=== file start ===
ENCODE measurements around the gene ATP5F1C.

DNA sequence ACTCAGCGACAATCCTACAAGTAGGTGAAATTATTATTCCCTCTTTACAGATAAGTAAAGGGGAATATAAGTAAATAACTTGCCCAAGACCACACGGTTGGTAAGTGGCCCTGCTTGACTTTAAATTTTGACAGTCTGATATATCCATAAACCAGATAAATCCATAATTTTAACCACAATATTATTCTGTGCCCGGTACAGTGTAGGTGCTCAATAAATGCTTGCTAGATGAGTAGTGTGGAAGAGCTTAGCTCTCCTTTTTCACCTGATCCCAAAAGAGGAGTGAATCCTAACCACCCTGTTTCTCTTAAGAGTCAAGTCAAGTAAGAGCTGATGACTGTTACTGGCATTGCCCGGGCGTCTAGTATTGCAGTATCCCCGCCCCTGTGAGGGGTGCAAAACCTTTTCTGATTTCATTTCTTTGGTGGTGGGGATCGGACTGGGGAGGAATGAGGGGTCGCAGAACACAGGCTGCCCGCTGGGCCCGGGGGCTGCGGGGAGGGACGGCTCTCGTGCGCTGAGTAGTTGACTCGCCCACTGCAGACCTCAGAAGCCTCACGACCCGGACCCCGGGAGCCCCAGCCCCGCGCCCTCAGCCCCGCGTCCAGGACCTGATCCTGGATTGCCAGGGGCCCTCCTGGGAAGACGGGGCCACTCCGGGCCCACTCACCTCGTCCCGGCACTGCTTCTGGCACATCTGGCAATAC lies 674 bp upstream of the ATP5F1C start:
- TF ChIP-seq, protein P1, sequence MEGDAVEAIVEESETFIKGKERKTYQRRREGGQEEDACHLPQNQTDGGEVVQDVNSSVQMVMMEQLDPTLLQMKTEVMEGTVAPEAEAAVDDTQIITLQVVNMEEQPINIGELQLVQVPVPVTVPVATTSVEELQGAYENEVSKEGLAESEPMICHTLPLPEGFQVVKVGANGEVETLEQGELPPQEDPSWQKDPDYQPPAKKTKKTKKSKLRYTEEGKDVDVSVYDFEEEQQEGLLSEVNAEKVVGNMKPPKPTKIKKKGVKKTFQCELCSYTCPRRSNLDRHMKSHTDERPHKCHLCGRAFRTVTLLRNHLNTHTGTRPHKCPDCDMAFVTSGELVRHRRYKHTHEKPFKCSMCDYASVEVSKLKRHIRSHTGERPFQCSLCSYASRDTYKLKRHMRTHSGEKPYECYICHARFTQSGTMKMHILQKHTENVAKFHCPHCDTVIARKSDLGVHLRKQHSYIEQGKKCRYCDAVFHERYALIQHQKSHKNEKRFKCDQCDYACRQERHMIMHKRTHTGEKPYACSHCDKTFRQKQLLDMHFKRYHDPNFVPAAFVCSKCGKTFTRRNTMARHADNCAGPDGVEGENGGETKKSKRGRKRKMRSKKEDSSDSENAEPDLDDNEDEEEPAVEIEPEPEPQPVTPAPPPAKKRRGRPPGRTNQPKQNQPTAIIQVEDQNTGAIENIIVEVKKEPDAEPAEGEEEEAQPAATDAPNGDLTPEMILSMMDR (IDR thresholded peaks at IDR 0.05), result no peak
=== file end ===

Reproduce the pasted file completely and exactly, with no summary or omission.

ENCODE measurements around the gene ATP5F1C.

DNA sequence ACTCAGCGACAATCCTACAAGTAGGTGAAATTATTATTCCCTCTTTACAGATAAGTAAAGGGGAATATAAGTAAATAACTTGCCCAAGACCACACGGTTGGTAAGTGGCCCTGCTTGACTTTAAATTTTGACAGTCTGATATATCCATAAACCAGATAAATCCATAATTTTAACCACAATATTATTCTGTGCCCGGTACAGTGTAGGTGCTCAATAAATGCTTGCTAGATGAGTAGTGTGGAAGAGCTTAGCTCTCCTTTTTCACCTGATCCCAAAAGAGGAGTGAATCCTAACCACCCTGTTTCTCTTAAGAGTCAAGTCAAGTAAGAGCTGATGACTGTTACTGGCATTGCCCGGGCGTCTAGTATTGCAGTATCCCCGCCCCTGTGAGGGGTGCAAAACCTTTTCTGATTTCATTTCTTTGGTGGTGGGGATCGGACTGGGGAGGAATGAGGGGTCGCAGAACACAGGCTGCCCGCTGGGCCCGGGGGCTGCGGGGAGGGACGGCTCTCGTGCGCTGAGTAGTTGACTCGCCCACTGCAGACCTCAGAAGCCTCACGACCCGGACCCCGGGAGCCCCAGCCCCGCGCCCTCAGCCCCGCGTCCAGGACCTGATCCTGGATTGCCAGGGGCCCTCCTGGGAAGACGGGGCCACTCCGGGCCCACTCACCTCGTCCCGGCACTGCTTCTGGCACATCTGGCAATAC lies 674 bp upstream of the ATP5F1C start:
- TF ChIP-seq, protein P1, sequence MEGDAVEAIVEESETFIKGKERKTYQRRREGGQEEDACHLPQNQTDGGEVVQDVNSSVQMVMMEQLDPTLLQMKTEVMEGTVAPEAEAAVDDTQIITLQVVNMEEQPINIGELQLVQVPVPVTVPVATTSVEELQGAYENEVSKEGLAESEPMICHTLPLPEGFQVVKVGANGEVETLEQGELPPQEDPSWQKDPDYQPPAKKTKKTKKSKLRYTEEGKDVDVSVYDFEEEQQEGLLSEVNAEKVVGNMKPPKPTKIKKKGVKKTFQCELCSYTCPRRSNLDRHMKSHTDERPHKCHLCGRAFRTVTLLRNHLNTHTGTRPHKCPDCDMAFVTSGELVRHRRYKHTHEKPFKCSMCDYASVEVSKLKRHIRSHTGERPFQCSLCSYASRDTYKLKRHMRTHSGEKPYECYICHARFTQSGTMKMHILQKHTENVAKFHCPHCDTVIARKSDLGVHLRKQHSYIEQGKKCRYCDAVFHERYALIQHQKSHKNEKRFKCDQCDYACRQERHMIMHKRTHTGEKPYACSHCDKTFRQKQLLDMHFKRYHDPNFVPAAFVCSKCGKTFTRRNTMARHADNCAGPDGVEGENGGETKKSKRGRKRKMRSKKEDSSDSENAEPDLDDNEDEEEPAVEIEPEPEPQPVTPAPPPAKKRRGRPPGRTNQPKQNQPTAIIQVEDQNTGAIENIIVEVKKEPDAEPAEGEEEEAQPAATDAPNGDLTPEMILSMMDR (IDR thresholded peaks at IDR 0.05), result no peak